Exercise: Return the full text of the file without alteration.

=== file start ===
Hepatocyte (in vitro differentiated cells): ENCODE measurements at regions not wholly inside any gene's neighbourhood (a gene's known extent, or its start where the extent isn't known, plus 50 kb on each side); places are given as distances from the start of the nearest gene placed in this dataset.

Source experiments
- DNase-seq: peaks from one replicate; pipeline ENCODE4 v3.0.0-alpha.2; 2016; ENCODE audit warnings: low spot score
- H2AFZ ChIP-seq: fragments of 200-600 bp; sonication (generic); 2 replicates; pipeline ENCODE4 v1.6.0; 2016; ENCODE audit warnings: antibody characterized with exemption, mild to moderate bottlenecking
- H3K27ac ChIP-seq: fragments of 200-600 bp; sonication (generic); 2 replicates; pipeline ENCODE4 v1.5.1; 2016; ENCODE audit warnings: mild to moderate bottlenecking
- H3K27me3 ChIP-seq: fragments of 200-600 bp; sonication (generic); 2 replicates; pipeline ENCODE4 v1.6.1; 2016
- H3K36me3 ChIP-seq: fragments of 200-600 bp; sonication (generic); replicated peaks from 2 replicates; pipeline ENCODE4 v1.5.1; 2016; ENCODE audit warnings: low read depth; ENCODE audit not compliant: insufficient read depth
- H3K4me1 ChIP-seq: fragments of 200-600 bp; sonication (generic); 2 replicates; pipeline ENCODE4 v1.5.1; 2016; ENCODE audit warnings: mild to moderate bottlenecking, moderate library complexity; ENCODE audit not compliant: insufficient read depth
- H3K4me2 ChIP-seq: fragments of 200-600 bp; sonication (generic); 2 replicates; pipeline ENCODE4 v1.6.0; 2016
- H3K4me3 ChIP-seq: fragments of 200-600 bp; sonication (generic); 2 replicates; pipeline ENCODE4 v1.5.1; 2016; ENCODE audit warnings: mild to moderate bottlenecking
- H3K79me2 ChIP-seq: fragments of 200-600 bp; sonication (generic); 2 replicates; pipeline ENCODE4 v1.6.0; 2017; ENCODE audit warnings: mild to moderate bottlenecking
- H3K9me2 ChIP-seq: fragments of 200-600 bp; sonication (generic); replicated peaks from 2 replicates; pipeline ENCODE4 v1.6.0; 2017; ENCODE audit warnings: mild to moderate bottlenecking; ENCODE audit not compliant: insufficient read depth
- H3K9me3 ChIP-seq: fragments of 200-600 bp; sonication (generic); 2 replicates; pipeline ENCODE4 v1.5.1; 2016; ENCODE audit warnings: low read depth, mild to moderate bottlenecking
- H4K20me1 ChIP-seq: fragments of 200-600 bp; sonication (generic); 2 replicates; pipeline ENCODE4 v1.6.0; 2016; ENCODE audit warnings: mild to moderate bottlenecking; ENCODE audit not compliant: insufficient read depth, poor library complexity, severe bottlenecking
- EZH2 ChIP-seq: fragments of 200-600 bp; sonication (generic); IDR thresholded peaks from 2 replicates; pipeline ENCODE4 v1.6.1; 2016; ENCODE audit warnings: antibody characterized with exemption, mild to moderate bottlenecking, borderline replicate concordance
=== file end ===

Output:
Hepatocyte (in vitro differentiated cells): ENCODE measurements at regions not wholly inside any gene's neighbourhood (a gene's known extent, or its start where the extent isn't known, plus 50 kb on each side); places are given as distances from the start of the nearest gene placed in this dataset.

Source experiments
- DNase-seq: peaks from one replicate; pipeline ENCODE4 v3.0.0-alpha.2; 2016; ENCODE audit warnings: low spot score
- H2AFZ ChIP-seq: fragments of 200-600 bp; sonication (generic); 2 replicates; pipeline ENCODE4 v1.6.0; 2016; ENCODE audit warnings: antibody characterized with exemption, mild to moderate bottlenecking
- H3K27ac ChIP-seq: fragments of 200-600 bp; sonication (generic); 2 replicates; pipeline ENCODE4 v1.5.1; 2016; ENCODE audit warnings: mild to moderate bottlenecking
- H3K27me3 ChIP-seq: fragments of 200-600 bp; sonication (generic); 2 replicates; pipeline ENCODE4 v1.6.1; 2016
- H3K36me3 ChIP-seq: fragments of 200-600 bp; sonication (generic); replicated peaks from 2 replicates; pipeline ENCODE4 v1.5.1; 2016; ENCODE audit warnings: low read depth; ENCODE audit not compliant: insufficient read depth
- H3K4me1 ChIP-seq: fragments of 200-600 bp; sonication (generic); 2 replicates; pipeline ENCODE4 v1.5.1; 2016; ENCODE audit warnings: mild to moderate bottlenecking, moderate library complexity; ENCODE audit not compliant: insufficient read depth
- H3K4me2 ChIP-seq: fragments of 200-600 bp; sonication (generic); 2 replicates; pipeline ENCODE4 v1.6.0; 2016
- H3K4me3 ChIP-seq: fragments of 200-600 bp; sonication (generic); 2 replicates; pipeline ENCODE4 v1.5.1; 2016; ENCODE audit warnings: mild to moderate bottlenecking
- H3K79me2 ChIP-seq: fragments of 200-600 bp; sonication (generic); 2 replicates; pipeline ENCODE4 v1.6.0; 2017; ENCODE audit warnings: mild to moderate bottlenecking
- H3K9me2 ChIP-seq: fragments of 200-600 bp; sonication (generic); replicated peaks from 2 replicates; pipeline ENCODE4 v1.6.0; 2017; ENCODE audit warnings: mild to moderate bottlenecking; ENCODE audit not compliant: insufficient read depth
- H3K9me3 ChIP-seq: fragments of 200-600 bp; sonication (generic); 2 replicates; pipeline ENCODE4 v1.5.1; 2016; ENCODE audit warnings: low read depth, mild to moderate bottlenecking
- H4K20me1 ChIP-seq: fragments of 200-600 bp; sonication (generic); 2 replicates; pipeline ENCODE4 v1.6.0; 2016; ENCODE audit warnings: mild to moderate bottlenecking; ENCODE audit not compliant: insufficient read depth, poor library complexity, severe bottlenecking
- EZH2 ChIP-seq: fragments of 200-600 bp; sonication (generic); IDR thresholded peaks from 2 replicates; pipeline ENCODE4 v1.6.1; 2016; ENCODE audit warnings: antibody characterized with exemption, mild to moderate bottlenecking, borderline replicate concordance